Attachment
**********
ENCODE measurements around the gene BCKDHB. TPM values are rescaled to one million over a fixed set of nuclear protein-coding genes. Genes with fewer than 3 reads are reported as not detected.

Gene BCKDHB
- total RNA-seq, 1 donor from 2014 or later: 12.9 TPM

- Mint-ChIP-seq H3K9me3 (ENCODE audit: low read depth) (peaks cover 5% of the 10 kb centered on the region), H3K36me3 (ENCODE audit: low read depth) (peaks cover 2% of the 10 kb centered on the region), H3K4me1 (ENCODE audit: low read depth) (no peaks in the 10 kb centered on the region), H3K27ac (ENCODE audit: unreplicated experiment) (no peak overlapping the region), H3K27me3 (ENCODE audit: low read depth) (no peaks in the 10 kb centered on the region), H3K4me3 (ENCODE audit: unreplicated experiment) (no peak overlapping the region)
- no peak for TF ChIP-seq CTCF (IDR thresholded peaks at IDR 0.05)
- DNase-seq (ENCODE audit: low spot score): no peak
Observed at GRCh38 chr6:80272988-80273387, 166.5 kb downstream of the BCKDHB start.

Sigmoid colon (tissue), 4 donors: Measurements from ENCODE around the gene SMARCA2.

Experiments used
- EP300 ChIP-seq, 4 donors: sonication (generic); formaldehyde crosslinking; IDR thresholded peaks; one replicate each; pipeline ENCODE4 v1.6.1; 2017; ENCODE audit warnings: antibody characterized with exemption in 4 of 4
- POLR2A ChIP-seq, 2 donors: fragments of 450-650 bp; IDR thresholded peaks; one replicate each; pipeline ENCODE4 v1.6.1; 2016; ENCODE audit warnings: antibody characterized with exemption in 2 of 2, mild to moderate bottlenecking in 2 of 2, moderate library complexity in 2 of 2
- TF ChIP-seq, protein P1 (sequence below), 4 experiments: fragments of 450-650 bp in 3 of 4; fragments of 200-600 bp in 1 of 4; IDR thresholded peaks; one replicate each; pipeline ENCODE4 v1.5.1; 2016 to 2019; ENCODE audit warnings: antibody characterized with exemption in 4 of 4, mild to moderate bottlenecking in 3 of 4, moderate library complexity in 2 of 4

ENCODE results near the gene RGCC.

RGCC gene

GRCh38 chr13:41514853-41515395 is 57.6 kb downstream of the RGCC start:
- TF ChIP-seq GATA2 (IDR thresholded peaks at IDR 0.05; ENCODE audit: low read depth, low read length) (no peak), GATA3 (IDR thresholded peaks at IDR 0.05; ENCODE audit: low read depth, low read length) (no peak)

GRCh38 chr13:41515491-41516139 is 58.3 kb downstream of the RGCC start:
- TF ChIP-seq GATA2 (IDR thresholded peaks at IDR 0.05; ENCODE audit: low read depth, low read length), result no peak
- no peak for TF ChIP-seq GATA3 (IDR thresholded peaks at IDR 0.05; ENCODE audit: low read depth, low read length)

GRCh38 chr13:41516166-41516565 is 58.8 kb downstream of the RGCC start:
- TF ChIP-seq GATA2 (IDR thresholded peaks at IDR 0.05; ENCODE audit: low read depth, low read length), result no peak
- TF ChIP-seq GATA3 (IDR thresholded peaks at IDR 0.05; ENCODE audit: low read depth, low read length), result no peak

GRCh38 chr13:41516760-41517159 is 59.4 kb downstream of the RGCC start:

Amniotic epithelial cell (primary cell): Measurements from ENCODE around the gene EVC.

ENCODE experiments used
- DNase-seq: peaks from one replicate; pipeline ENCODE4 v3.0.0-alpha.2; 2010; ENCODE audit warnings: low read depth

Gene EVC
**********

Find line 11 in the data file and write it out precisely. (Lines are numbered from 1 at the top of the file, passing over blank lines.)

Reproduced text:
- POLR2A ChIP-seq, 2 donors: fragments of 450-650 bp; IDR thresholded peaks; one replicate each; pipeline ENCODE4 v1.6.1; 2016; ENCODE audit warnings: antibody characterized with exemption in 2 of 2, mild to moderate bottlenecking in 2 of 2, moderate library complexity in 2 of 2